Sewing Glossary: How To Draft And Sew A Vent Tutorial

Sewing Glossary: How To Draft And Sew A Vent Tutorial

Today we are going to show you how to sew a vent (sometimes called a split). It is a part of functional design that allows for the ease of movement (walking or sitting) within a garment.

All vents are positioned in the seams and are most commonly seen at the back of classic style skirts, coats and tailored jackets. Often, these slits are secured at the top (also called the release point) with decorative reinforcement stitching to prevent the fabric from tearing up with time.

Vents are not only used to ease movement but also to create decorative style. Learn how to draft, sew and finish a vent and you will soon be able to add it to other sewing projects for a more professional and tailored look!

Materials & Tools

Fabric of your choice (we are using our IL019 BLUE HEAVEN Softened medium weight linen)

Matching sewing thread, pins, ruler, scissors, pen, seam ripper, chalk, sewing machine




1-2 hours

Drafting a Vent Pattern

If you are working with a pattern that features a vent, it would tell you all the measurements and where to place your vent. But even if your pattern doesn’t call for it, you can always draw your own vent and add to any seam. What you’ll need to do is to add the vent extensions to both vertical seam allowances of your pattern.

The extensions’ vertical edges are parallel to the seam allowances, with the lower horizontal edges continuing to the hem edge. Make the upper extension edges at a 45-degree angle to the seam.

Vent extensions are typically 1 – 2 inches wide (plus the seam allowances), whereas its length varies depending on the length of your garment, the width of the stride of the wearer or simply your desired design. As a rule of thumb, it should be long enough to reach from the hem to just above the knee.

Here, we wanted our vent to be 10” high and 2” wide. So we’ve marked 10” up from the bottom edge of our pattern on the center back seam, and then drew a 2” wide perpendicular line at the bottom edge and a 45-degree angle at the upper extension. Connect the two horizontal lines, add your usual seam allowances (3/8” (1 cm) in our case) and you are all done!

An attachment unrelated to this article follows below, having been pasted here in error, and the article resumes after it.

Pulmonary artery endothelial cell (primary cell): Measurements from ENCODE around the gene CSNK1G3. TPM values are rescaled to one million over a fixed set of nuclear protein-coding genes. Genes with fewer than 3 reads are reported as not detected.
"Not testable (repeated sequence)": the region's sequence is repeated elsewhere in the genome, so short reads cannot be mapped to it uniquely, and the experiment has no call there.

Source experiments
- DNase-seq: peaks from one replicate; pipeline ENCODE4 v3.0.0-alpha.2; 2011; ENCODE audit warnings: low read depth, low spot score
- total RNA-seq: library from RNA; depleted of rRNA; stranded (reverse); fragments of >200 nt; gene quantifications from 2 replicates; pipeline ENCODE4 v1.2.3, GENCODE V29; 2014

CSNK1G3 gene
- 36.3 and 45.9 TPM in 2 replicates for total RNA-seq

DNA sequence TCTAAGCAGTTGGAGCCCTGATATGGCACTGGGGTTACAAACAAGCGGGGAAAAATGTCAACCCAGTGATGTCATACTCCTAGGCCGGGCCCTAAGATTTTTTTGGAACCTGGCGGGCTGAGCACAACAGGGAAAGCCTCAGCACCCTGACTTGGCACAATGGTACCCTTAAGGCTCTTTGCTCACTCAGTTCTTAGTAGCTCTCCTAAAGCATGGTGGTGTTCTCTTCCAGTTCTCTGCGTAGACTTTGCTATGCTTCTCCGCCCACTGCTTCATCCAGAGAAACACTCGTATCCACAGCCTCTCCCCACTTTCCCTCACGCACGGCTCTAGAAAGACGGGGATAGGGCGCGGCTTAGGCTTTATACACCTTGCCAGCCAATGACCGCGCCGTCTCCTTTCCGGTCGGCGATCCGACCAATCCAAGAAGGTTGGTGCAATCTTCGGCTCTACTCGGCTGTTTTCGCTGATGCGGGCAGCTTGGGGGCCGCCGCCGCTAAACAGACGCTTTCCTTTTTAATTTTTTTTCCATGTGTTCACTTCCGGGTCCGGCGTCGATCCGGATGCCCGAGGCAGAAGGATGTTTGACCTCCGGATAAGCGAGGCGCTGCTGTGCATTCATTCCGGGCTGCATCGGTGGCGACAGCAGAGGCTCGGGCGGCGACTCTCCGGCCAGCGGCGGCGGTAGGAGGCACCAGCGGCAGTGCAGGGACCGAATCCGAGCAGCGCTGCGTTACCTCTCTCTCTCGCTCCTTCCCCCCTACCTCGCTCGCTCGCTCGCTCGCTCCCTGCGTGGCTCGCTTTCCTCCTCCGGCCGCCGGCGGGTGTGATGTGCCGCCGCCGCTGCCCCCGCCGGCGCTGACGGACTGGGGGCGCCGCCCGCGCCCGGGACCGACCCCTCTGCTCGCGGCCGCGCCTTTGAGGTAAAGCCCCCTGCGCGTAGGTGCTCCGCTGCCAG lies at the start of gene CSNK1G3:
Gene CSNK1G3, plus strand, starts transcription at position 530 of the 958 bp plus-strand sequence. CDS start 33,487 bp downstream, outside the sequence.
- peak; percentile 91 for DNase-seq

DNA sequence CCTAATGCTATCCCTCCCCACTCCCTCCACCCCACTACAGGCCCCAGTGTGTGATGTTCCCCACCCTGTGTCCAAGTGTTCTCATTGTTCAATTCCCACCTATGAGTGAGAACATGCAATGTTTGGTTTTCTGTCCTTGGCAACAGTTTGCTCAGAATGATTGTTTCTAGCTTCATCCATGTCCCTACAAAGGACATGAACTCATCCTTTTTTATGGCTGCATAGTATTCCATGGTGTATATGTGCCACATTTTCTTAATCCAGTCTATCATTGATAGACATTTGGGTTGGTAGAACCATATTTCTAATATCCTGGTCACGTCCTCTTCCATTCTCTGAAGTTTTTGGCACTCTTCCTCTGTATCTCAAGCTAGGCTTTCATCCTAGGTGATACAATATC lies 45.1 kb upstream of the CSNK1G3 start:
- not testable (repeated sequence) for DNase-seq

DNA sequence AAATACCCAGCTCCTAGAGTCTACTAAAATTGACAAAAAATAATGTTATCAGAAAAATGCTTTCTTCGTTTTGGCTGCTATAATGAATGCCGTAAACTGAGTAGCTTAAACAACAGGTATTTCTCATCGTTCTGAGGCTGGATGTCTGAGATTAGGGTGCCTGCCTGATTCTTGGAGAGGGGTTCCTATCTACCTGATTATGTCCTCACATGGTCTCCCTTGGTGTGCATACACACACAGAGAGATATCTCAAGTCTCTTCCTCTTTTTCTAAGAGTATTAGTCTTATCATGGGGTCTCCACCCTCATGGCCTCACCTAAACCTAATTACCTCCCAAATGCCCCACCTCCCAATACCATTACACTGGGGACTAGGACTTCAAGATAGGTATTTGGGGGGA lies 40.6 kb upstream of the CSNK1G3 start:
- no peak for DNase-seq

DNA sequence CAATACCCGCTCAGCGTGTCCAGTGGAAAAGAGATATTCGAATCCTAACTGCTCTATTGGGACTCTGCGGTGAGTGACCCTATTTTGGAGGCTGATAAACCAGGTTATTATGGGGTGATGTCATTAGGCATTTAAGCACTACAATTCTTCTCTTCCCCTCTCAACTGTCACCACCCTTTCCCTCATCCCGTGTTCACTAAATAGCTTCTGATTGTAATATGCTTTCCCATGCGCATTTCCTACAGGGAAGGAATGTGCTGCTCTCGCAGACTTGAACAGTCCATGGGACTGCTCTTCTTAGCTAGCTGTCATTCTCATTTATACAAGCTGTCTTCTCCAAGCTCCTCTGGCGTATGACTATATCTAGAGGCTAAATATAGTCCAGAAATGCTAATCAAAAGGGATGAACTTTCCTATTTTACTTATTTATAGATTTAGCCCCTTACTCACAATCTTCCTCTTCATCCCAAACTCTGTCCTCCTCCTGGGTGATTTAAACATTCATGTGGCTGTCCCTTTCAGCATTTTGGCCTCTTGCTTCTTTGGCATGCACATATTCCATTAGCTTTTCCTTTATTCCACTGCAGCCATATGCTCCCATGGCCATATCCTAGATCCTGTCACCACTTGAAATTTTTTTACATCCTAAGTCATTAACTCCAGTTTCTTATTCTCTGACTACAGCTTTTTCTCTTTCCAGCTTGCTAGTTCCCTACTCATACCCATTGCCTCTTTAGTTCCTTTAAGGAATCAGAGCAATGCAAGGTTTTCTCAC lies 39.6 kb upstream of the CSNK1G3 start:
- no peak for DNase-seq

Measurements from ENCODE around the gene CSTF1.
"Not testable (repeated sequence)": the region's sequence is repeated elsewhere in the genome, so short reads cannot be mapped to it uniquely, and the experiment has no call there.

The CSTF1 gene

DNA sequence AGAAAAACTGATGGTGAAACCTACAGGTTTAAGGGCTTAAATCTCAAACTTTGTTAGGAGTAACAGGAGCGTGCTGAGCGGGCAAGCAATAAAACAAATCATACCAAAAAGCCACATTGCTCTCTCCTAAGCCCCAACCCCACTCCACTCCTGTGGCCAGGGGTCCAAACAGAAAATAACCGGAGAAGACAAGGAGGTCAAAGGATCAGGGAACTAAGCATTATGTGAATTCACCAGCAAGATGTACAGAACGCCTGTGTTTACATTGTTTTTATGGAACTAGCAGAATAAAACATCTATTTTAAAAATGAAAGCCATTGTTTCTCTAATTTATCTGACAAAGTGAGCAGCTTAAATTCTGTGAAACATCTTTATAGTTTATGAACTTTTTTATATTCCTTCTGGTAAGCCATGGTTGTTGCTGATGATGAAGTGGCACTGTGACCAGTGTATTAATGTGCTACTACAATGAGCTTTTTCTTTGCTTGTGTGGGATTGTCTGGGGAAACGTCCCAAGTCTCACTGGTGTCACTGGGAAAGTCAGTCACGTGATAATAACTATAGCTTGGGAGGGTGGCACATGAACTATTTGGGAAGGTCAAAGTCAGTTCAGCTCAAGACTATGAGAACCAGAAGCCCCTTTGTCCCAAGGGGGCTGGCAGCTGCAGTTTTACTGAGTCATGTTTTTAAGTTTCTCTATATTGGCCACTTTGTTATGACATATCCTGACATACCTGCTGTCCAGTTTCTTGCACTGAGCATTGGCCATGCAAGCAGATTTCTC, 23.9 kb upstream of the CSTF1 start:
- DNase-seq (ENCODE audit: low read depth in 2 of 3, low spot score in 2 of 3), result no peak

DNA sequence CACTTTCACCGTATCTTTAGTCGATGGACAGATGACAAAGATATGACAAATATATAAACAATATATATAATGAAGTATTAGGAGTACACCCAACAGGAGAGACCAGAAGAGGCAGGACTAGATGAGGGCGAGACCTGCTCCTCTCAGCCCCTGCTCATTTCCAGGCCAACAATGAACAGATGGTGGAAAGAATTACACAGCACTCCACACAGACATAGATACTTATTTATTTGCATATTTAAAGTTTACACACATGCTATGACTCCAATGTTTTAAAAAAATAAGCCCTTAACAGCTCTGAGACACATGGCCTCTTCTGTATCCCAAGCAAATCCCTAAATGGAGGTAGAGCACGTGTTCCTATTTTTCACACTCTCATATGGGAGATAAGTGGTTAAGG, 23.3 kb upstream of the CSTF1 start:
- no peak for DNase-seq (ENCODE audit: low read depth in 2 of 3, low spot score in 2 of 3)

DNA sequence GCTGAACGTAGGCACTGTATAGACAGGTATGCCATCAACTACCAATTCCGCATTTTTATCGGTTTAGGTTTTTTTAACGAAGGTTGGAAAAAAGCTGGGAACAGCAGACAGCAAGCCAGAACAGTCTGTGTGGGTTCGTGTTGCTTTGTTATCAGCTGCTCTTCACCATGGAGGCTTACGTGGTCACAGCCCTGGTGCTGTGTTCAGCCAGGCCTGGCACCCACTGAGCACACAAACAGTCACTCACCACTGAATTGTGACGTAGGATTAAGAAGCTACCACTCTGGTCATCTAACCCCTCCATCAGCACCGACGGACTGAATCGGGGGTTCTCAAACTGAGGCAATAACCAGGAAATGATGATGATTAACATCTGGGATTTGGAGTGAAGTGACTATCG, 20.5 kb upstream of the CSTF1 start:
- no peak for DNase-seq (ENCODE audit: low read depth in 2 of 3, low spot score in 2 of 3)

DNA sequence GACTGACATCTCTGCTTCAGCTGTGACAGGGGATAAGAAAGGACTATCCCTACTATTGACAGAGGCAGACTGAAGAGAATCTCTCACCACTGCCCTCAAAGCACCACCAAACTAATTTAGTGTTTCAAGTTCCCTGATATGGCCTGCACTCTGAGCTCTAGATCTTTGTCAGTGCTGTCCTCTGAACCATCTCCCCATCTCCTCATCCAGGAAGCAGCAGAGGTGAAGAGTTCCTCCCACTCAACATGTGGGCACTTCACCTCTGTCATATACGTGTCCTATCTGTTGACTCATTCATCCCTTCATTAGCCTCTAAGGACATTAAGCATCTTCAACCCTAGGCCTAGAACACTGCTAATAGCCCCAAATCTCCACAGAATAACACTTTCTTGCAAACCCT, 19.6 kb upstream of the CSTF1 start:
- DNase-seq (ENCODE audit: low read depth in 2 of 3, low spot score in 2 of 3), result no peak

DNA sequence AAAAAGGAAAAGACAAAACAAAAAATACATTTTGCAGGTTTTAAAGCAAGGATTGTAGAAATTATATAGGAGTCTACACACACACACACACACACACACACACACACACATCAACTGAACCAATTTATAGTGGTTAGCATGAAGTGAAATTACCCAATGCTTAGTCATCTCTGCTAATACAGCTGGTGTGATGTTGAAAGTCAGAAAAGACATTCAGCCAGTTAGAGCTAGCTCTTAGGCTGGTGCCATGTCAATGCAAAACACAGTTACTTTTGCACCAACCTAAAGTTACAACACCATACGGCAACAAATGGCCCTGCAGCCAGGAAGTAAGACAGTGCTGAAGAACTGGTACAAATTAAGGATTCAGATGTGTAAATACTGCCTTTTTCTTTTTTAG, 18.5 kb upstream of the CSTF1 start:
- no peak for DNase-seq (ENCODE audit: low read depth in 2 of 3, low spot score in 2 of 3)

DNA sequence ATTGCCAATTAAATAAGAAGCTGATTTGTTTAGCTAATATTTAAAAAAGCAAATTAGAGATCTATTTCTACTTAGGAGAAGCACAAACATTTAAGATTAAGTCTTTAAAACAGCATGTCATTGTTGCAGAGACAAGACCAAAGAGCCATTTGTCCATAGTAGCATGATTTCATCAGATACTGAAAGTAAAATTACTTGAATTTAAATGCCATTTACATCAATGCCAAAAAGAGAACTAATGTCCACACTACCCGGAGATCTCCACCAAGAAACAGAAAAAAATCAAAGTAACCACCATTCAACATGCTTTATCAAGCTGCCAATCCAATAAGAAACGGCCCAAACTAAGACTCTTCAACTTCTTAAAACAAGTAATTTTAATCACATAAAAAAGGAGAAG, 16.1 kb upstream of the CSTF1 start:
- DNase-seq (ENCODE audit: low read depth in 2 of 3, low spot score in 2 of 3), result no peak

Copy the garment pattern, adding the planned kick-pleat extensions to both seam allowances. Or, cut two extensions from paper strips and tape them to the pattern edge.

Note: If you are working with a slippery or a lightweight fabric, consider interfacing the bottom vent extension with fusible interfacing.


Note: Prewash your fabric and tumble dry it until it is still slightly moist, dry in room temperature. Iron the fabric so it is easier to work with.

1. Neaten the raw edges of your fabric with a serger or a zigzag stitch.

Before we start sewing the vent, there is one important thing to consider: the hem. You can either hem your garment after the vent is completed, but we believe that it gives a neater finish to hem the project before sewing the actual vent. So in this tutorial, we’ll start by hemming our project.

2. Fold the hem twice along the hemline on both pieces. Press and pin.

3. Stitch as close the inner folded edge as possible.

4. Press the serged/zigzagged edges of the vent extension to the wrong side and over the stitched hemline and stitch in place.

5. Now press your left overlap extension along the seam line to the wrong side of your garment to mark the fold.

6. Pin the two pattern pieces right sides together aligning the edges and mark the pivot point (the top of your vent).

7. Sew the pieces right sides together in the crease that you’ve just pressed starting from the top of your garment and up to the pivot point. Then make a couple of back stitches and with your needle in the fabric, pivot the project at the point and run a line of stitching (backstitch at the beginning and the end) diagonally to the end of your vent extensions.

8. To release the tension and avoid puckering, snip into the corner of the vent at the seam allowance but be careful not to cut the stitching.

9. Press the center seam allowances open and the vent extensions to one side (normally, to the right).

10. To secure the vent and prevent it from moving around, you’ll have to run another line of stitching from the right side of the garment. Stitch diagonally from the pivot point (insert your needle directly into the seam) to the end of the vent extension (you can feel where it ends with your fingers). Do not backstitch as we want a nice and neat finish.

11. Now turn your work to the wrong side and pull the thread slightly to create a loop. Pull the other thread’s end to the wrong side and tie a few knots. Cut the excess.

And there you have it! A completed vent that looks nice and clean!

With all the possibilities of fabric and colour choices, you can really add that extra personal touch to all your projects. Check out our whole selection here!

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